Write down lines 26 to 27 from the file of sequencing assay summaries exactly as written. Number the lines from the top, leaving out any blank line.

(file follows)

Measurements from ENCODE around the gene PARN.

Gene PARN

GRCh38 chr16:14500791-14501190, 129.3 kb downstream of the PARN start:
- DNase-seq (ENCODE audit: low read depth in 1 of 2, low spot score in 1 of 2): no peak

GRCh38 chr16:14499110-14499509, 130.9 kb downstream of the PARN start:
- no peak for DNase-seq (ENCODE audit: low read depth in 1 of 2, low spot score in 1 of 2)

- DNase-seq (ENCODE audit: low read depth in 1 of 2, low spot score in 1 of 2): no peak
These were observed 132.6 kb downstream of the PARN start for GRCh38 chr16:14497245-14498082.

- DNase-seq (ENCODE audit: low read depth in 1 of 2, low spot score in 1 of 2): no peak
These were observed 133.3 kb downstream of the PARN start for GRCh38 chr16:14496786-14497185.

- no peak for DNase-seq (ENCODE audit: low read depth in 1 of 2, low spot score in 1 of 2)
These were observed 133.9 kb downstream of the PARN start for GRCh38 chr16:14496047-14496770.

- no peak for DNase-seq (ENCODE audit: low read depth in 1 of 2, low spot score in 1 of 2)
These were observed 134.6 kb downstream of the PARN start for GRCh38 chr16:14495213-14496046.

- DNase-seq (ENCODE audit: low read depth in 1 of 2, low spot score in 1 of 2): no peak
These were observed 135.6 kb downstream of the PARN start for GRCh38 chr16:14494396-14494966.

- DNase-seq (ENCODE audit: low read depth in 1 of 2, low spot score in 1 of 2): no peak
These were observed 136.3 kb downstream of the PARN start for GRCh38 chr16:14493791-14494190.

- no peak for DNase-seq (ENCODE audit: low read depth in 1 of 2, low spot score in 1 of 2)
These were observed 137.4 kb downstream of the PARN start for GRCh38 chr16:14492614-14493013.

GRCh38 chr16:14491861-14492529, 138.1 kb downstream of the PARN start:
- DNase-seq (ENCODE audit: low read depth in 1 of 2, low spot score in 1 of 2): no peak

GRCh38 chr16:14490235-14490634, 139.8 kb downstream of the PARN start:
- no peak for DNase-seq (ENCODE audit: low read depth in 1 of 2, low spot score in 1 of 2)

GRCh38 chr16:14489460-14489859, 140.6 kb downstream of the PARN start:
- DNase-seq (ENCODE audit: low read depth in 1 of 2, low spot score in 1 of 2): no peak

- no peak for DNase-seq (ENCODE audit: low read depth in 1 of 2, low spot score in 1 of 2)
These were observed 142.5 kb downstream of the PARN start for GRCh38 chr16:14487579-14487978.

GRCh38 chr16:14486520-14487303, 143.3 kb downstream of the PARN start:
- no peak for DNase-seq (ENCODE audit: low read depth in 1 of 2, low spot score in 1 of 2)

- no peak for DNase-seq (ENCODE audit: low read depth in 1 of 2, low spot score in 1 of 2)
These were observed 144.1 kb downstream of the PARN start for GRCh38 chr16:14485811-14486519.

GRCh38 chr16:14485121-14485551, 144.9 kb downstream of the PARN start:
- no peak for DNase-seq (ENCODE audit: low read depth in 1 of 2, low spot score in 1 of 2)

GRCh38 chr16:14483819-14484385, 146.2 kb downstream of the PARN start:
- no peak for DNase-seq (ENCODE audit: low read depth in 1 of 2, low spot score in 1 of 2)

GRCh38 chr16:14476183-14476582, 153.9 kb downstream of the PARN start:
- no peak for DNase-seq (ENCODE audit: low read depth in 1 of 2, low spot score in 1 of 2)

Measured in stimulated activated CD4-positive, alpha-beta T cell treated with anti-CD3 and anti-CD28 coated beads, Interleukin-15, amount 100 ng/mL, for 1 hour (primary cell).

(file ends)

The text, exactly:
- DNase-seq (ENCODE audit: low read depth in 1 of 2, low spot score in 1 of 2): no peak

- no peak for DNase-seq (ENCODE audit: low read depth in 1 of 2, low spot score in 1 of 2)